Remove a login path from the .mylogin.cnf file.
The remove command takes these options:
Remove the host name from the login path.
The login path to remove. If this option is not given, the default path name is
Remove the password from the login path.
Remove the TCP/IP port number from the login path.
Remove the Unix socket file name from the login path.
Remove the user name from the login path.
The --host, --user, and --password options are supported for the remove command as of
MySQL 5.6.9. The --port and --socket options are supported for the remove command as
of MySQL 5.6.11
The remove command removes from the login path only such values as are specified with
the --host, --password, --port, --socket, and --user options. If none of them is
given, remove removes the entire login path. For example, this command removes only
the user value from the client login path rather than the entire client login path:
mysql_config_editor remove --login-path=client --user
Empty the contents of the .mylogin.cnf file. The file is created if it does not exist.
o set [options]
Write a login path to the .mylogin.cnf file.
The set command takes these options:
The host name to write to the login path.
The login path to create. If this option is not given, the default path name is
Prompt for a password to write to the login path.
The TCP/IP port number to write to the login path.
The Unix socket file to write to the login path.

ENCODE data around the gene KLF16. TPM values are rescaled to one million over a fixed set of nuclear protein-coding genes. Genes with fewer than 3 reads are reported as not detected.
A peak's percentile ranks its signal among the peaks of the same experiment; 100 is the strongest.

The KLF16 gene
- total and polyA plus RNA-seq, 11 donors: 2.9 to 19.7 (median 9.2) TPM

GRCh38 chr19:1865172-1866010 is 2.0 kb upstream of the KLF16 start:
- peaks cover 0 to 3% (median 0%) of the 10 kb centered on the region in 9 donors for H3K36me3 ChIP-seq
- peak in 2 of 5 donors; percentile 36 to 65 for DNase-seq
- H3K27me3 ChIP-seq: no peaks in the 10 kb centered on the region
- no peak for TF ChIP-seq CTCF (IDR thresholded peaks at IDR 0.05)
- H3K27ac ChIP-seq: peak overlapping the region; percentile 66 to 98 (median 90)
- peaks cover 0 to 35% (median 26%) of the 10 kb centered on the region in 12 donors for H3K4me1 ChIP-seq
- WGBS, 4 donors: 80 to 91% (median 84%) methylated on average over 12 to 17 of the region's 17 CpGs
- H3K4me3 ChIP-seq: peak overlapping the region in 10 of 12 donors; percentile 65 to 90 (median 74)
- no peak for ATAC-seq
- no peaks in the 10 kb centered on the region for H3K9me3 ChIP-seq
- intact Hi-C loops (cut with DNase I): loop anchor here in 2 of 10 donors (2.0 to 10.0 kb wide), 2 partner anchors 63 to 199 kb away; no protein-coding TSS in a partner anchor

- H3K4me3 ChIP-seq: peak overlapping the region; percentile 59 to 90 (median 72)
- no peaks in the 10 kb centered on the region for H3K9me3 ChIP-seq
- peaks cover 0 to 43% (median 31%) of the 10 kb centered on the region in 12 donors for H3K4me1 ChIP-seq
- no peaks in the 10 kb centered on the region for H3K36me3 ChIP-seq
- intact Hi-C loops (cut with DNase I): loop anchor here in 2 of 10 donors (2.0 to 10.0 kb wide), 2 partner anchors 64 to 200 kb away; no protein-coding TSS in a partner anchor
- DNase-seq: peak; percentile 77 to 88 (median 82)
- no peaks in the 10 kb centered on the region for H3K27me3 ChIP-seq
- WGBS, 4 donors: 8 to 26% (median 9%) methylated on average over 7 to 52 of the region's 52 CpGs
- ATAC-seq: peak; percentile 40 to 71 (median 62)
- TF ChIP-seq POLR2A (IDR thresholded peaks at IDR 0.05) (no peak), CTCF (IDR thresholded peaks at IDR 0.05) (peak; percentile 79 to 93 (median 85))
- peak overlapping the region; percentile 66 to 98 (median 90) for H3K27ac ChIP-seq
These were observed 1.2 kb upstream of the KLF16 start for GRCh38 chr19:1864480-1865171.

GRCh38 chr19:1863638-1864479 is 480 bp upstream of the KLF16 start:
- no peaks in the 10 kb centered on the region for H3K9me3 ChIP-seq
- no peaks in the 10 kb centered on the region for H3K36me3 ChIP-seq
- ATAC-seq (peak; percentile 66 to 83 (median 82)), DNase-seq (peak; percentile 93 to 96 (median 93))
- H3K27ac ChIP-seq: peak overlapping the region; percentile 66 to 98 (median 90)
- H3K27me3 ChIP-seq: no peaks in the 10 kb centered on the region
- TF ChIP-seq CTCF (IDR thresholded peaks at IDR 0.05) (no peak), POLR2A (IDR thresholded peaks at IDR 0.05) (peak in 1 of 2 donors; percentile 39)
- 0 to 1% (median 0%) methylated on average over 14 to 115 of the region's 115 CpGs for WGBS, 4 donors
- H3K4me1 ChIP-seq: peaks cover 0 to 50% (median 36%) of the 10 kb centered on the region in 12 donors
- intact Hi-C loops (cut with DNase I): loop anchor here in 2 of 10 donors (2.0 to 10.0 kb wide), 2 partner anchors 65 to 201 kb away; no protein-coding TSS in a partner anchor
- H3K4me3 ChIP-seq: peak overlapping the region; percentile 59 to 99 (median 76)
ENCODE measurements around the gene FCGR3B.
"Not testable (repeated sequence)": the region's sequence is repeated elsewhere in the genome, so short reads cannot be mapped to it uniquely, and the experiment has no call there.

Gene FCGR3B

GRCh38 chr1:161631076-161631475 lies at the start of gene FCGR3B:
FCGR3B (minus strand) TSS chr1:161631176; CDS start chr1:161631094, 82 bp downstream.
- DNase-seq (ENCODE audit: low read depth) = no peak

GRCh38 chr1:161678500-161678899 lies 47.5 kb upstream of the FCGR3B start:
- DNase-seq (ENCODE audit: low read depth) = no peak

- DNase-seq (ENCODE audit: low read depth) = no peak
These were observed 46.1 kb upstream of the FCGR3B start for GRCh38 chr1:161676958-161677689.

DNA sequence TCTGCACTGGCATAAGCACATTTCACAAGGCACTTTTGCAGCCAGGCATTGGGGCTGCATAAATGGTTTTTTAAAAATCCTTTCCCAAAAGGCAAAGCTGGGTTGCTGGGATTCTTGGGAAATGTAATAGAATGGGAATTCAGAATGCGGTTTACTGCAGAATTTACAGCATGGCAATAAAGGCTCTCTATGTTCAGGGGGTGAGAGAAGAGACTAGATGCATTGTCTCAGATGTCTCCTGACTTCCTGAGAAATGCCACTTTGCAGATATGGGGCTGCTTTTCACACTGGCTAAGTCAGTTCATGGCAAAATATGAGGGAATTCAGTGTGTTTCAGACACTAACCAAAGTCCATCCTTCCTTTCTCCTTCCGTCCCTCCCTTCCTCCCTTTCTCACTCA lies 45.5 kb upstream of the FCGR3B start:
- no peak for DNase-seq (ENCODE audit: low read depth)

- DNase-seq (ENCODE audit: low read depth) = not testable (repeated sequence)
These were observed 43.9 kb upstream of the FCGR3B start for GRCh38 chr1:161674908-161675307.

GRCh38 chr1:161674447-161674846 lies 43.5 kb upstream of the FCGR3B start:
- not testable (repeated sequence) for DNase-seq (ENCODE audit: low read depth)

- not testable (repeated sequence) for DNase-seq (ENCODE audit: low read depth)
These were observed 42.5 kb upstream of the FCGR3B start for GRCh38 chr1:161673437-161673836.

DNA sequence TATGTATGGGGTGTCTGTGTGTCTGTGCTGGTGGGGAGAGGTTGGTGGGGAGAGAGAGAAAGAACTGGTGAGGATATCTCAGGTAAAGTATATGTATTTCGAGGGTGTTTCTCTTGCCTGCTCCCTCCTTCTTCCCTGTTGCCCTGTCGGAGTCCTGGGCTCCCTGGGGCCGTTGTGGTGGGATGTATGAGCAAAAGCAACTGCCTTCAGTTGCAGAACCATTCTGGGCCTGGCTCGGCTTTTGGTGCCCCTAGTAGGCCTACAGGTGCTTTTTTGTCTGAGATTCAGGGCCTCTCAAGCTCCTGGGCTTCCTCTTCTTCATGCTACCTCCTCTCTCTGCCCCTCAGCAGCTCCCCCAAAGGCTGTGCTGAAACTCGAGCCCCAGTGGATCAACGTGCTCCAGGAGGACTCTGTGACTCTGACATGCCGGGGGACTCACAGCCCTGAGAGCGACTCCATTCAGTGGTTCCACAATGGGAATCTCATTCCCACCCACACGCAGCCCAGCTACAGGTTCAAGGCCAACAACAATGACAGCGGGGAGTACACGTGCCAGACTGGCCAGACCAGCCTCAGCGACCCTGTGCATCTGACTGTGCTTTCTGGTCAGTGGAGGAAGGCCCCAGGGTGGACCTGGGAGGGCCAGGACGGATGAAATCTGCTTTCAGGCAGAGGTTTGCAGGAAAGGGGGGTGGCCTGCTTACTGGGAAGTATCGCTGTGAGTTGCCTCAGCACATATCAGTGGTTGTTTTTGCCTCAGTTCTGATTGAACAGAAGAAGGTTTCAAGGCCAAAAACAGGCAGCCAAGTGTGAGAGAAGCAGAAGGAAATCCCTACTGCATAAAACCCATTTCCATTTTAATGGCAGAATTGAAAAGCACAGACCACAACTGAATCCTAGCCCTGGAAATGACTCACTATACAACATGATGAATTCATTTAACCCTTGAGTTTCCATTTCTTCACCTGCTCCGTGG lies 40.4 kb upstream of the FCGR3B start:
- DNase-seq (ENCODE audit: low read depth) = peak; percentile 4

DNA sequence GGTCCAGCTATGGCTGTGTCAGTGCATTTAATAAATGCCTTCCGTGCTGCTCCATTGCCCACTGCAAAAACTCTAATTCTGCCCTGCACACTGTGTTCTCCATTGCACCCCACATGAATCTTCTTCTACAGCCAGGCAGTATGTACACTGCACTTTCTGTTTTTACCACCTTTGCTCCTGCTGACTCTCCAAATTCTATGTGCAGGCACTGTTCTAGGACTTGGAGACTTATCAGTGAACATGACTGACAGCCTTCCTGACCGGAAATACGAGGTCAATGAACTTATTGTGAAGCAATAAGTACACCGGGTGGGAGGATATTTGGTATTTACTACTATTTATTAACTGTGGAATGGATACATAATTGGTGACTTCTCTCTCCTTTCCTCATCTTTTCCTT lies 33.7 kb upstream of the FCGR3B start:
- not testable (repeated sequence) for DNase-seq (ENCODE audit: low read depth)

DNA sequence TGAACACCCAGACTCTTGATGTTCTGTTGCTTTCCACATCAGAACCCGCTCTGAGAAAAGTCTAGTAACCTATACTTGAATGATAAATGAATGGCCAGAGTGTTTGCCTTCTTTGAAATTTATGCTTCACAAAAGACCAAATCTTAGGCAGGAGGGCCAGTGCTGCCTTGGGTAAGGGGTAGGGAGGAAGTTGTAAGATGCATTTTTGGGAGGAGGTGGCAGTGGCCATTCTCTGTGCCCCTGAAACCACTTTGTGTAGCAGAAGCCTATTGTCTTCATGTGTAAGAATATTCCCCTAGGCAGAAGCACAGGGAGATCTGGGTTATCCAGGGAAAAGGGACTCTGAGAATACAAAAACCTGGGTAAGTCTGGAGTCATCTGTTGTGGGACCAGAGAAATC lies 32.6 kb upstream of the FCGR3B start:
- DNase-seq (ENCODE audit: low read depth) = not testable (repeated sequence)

The user name to write to the login path.
The --port and --socket options are supported for the set command as of MySQL 5.6.11
The set command writes to the login path only such values as are specified with the
--host, --password, --port, --socket, and --user options. If none of those options are
given, mysql_config_editor writes the login path as an empty group.
To specify an empty password, use the set command with the --password option, then
press Enter at the password prompt. The resulting login path written to .mylogin.cnf
will include a line like this:
If the login path already exists in .mylogin.cnf, the set command replaces it. To
ensure that this is what the user wants, mysql_config_editor prints a warning and
prompts for confirmation. To suppress the warning and prompt, use the --skip-warn
mysql_config_editor supports the following options.
o --help, -?
Display a help message and exit. If preceded by a command name such as set or remove,
displays information about that command.
For the print command, print all login paths in the login file.
o --debug[=debug_options], -# debug_options
Write a debugging log. A typical debug_options string is d:t:o,file_name. The default